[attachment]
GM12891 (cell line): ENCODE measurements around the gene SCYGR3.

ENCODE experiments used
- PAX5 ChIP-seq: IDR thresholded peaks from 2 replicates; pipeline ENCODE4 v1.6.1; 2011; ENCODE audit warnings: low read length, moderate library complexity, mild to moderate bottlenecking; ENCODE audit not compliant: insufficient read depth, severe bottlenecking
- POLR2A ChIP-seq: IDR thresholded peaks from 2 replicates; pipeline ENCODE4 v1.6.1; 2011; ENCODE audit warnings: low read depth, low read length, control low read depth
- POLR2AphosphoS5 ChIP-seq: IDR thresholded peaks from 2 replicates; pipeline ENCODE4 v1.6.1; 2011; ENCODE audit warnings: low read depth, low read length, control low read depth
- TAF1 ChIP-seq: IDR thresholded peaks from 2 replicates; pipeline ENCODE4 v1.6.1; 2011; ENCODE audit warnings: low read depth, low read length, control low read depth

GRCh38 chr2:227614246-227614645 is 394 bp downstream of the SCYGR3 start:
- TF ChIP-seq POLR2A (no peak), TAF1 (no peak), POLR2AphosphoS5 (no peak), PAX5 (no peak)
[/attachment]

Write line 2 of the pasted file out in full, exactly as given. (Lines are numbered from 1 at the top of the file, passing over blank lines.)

ENCODE experiments used